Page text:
the spiritual in the popular

Eleanor Brickhill finds unexpected depths in visiting US dance company Momix

Momix,  Baseball

Momix, Baseball

Momix, Baseball

At its best, there’s something attractive about American humour. In Baseball and Passion, two works by Moses Pendleton, performed by Momix, there are enough salient cues for events to coincide with personal biases, even if at first glance the images in the program act like warning signs. Clueless gum chewing ball players strike facile poses with bats. Perfectly linear, rigorously symmetrical groups of dancers threaten to paralyse the imagination. Nervousness overtook me until I read a quotation from Woody Allen, also included in the program, “I love baseball, you know it doesn’t have to mean anything, it’s just very beautiful to watch.” I was relieved with this more comfortably oblique perspective.

In both works there’s an unexpectedly rigorous interior texture, a tang of spirituality, a sacredness of sorts. Profuse images cluster, working to create dense, open-ended iconographic histories which speak about the dimensions of a tart spirit manifesting itself in the profane cultures of everyday human endeavour. Take an apparently sweepingly simple and familiar passion for a game of baseball, and if you care to follow this line of thinking, it turns out to be part of the same deep well from which spring other mystical and unfathomable aspects of human civilisation which follow us from the ancient into the contemporary world. In Passion, sexual fervour, death, struggle and ecstatic religious immolation are made of this same stuff.

An important feature of both works is the layering over live performance of projected slow fading images on a scrim which together capture expansive cosmological perspectives. In Baseball, we see ancient, ‘graven’ images and monuments like Stonehenge overlaying the vivid and live spirit of the pitch on stage; corpulent female Venus figures (described sometimes as homo sapiens’ first object of worship); bat and ball images, banal and serious, are conspicuously genital—a girl in a half-shell; a ball nestles egg-like in a baseball glove, simultaneously vulval and phallic. We see performers regress to a 2001 scene, exercising an atavistic pleasure in hitting soft squashy things with long hard things. We see emblematic crossed bats; Moses with his commandments, the set of rules for the game; film star images, Humphrey Bogart, Babe Ruth; American Indian warrior images; beer-can culture; the Stars and Stripes Forever; a dance within pliable and perfectly balanced double arches set to Arvo Pärt’s Stabat Mater (Stood the Mother, full of grief), and militaristic synchronised bat play. One woman’s Sufi-like spinning solo is able, with immaculate simplicity, to draw us into an understanding of that peculiar kind of devotion.

Nations develop civil religions whose liturgy and iconography are capable of sustaining a range of meanings for devotees, because the symbolism, though intensely religious, is not from any orthodox faith, but typically taps primal or ancient sources. Moses Pendleton’s Baseball shows us all the hallmarks. Civil religion in the US is grounded in the Constitution, directed at binding the individual to the state, “One nation under god”. Virtues are civil ones: physical strength, skill, team spirit. No religious spirit celebrates any God Out There, but exultant humanity right here in the world of competition, politics, finance, dirt, fame, greed, sex, beauty, pain, and skill, and the damp meditative autumnal (should that be fall) afternoons spent tossing a ball around in the wet leaves. This, an insipid but perfect closing image of Baseball, brings that spirit home, binding it to a place which is fundamentally American, even in its own self-mockery.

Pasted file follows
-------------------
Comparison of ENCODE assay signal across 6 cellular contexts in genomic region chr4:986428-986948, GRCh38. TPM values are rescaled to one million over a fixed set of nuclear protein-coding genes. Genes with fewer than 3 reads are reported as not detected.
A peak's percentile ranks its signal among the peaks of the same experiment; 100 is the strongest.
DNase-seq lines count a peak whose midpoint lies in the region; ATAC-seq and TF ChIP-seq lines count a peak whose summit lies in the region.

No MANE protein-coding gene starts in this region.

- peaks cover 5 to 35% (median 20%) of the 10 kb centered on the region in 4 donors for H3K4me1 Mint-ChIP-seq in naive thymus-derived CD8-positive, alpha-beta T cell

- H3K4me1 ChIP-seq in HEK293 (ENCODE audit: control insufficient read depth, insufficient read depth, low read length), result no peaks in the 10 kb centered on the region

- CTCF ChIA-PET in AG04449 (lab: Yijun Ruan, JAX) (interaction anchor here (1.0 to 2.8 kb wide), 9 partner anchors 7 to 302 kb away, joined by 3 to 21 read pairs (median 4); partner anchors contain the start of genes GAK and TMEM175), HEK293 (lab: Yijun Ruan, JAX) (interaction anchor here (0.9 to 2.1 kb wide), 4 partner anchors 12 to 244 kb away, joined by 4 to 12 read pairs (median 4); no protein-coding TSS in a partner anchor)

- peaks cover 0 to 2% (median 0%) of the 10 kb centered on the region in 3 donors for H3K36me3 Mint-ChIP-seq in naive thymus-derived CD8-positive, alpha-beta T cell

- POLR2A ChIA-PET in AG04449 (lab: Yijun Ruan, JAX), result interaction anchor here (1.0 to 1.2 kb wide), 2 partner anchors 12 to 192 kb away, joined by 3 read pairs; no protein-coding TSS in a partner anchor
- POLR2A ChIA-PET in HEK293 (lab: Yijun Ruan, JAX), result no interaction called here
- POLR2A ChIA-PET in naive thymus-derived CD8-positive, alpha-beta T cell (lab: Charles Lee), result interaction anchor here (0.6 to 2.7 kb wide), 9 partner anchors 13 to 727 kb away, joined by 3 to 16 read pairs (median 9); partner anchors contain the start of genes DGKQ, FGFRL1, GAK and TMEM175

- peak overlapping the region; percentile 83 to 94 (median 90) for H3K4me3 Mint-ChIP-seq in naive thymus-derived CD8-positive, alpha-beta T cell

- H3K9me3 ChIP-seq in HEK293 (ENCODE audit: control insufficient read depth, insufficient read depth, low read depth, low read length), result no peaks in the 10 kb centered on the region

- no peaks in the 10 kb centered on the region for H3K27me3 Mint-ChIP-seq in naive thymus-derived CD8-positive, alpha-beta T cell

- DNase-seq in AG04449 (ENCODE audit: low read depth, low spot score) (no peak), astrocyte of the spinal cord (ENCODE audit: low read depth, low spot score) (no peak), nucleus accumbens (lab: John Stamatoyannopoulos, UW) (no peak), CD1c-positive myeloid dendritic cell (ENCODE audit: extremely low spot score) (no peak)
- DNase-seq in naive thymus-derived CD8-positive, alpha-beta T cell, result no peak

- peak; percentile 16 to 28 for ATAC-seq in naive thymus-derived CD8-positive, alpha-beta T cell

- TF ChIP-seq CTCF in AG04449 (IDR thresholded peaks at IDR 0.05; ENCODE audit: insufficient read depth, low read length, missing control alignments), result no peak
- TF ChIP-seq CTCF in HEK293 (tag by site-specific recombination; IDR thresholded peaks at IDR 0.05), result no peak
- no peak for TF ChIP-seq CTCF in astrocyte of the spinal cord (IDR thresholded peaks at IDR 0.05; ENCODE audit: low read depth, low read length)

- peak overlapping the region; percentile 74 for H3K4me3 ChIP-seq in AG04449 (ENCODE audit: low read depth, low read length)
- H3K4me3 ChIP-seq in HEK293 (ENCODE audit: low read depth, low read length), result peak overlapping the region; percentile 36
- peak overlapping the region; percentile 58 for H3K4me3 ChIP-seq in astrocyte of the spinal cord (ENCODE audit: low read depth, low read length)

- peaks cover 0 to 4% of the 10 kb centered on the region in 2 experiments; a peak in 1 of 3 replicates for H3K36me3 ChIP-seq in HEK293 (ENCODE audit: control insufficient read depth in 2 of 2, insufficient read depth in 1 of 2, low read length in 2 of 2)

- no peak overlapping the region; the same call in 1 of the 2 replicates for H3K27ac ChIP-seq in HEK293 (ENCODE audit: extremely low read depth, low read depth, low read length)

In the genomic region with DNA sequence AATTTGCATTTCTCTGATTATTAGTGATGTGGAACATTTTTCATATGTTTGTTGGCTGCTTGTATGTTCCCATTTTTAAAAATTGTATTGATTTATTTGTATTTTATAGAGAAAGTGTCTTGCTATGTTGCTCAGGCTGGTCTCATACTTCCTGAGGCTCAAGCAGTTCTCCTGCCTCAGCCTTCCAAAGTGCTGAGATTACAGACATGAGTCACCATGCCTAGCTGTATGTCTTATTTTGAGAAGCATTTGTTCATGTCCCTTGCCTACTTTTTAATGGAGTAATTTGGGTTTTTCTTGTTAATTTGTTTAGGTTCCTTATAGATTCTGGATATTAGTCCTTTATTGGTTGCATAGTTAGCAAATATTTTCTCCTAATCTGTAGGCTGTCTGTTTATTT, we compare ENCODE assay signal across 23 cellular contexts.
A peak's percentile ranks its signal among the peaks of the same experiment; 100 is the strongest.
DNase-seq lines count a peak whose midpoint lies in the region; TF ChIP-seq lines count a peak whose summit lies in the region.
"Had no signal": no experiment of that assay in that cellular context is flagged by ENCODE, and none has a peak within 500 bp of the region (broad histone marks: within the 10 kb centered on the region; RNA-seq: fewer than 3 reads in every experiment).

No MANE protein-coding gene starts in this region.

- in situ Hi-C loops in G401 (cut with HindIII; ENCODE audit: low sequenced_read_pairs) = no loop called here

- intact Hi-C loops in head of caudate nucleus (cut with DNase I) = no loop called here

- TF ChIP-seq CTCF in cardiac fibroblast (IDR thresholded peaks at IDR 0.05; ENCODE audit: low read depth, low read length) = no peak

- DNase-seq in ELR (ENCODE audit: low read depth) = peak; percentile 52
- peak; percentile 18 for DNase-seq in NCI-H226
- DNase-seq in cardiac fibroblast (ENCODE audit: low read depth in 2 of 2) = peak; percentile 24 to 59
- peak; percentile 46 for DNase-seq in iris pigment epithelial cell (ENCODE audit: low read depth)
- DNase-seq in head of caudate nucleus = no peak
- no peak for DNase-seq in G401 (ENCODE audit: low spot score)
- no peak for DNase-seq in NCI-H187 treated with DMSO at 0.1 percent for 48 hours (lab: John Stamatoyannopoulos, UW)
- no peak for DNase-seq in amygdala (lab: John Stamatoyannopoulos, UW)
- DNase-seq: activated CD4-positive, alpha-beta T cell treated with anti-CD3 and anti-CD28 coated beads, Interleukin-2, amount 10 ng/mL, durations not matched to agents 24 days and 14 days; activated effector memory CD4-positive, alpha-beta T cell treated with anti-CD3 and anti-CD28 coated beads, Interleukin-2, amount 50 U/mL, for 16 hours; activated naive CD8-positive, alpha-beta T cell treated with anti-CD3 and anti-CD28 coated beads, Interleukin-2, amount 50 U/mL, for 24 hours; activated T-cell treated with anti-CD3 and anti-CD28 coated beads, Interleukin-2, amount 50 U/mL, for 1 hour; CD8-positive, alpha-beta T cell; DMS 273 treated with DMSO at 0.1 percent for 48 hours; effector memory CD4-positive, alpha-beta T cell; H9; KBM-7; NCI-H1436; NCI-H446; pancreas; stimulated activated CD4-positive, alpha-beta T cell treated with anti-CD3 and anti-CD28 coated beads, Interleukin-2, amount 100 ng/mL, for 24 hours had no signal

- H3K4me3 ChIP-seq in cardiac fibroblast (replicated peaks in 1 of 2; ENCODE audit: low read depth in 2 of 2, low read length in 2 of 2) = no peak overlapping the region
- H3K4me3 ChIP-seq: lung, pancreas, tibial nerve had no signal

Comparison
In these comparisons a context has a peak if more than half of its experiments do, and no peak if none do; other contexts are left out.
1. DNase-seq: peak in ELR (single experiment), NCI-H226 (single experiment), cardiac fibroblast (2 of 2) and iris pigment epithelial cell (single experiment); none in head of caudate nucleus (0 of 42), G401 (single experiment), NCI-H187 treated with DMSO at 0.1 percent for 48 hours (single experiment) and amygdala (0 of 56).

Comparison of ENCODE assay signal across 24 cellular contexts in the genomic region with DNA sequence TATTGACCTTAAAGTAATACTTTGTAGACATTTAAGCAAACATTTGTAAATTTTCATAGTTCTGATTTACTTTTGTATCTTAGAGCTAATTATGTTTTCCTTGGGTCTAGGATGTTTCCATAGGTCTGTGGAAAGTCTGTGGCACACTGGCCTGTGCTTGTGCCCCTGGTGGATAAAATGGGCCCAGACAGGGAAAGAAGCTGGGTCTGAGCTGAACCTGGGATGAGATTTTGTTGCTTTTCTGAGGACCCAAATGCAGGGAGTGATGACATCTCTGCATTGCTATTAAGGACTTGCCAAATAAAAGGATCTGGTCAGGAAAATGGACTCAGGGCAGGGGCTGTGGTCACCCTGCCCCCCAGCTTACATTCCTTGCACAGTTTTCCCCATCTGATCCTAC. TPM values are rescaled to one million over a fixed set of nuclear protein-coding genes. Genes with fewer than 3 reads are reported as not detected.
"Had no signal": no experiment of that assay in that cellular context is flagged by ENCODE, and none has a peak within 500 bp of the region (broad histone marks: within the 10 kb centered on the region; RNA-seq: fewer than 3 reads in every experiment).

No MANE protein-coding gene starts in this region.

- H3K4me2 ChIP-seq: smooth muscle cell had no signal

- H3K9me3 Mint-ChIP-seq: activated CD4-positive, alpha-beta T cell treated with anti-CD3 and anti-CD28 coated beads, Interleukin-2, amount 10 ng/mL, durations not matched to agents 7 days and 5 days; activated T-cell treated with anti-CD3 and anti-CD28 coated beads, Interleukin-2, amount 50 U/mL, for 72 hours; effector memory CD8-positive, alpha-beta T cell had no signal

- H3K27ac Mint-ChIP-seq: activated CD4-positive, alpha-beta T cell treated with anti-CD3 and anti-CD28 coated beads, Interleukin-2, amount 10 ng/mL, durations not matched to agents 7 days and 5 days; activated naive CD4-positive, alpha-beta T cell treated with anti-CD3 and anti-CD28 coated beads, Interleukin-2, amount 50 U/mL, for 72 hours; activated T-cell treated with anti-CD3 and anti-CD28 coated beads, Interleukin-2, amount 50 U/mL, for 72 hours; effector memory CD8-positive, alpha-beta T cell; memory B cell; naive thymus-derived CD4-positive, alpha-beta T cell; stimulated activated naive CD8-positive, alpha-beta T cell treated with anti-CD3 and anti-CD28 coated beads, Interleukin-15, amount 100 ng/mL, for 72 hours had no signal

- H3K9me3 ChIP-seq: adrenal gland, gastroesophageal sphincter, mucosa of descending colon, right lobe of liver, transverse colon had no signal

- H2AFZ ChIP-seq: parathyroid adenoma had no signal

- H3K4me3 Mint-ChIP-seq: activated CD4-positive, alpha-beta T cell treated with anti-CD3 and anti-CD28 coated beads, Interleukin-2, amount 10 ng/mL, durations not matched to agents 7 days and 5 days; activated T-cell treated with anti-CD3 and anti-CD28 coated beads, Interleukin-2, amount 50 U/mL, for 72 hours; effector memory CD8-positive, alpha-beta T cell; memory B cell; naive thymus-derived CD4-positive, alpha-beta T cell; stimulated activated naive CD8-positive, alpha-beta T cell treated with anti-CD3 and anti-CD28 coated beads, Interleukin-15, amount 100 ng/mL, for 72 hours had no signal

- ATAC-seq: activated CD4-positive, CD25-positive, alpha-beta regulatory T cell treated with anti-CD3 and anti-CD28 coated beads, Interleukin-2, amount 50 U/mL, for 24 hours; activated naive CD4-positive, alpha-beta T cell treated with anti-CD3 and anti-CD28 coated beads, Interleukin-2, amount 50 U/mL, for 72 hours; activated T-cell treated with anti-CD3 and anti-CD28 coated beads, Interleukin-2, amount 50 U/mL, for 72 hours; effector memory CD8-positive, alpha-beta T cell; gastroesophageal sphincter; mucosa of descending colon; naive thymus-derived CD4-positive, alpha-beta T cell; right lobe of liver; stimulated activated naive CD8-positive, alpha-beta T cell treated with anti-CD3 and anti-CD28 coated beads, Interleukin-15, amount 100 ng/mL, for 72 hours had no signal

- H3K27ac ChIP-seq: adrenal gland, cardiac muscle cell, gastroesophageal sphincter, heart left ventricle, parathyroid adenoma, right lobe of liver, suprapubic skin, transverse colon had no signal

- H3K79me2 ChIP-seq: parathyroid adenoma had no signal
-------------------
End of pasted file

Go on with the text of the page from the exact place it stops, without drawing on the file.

The immediately spiritual images of Passion take us unhesitatingly to Shiva, Indian god of the universe and lord of the dance, a huge branching tree, the teeming ardent struggle of organic life, the passionate attachment of nerve and cell, fierce, microcosmic vortex of pistil and stamen, flower and insect, vultures in a dead tree, ginseng root—a human image—folds of cerebral cortex, decomposing flesh, war, medieval images of flagellation and ecstasy, monastic penance, repetitive, extreme and peculiar. The passion of a bride, whether of Christ or man, comes to us bare breasted, swathed in tulle. There is a profound eroticism in all of this, from the images of Italian renaissance women, tiny winged cupids with dimpled legs, to the huge mechanical clock marking the passage of both cyclic and linear time.

Neither frail, brittle nor pre-pubescent, the women’s bodies have a more flagrant aesthetic independence not so familiar to Australian mainstream dance. An apparent maturity and succulence seems to walk all over quaint narrow female images we have unfortunately come to expect, and embarrassingly, to think of as erotic. These dancers show no signs of physical struggle, they make no slips, they have immense facility, they are perfectly attuned. Meanwhile, the choreographic designs are surprisingly so foursquare, repetitive, turn-taking, linear, and peculiarly literal as to make me wonder why their dimensions do not feel more circumscribed. Such are the illusions, farcical and sophisticated, which are created with meticulous precision. You need a soft focus on these images for them to do their work.

Momix (U.S.), Baseball and Passion, conceived and directed by Moses Pendleton, Sydney Dance Company, Sydney Opera House, May 2-9.

RealTime issue #13 June-July 1996 pg. 36

© Eleanor Brickhill; for permission to reproduce apply to realtime@realtimearts.net

1 June 1996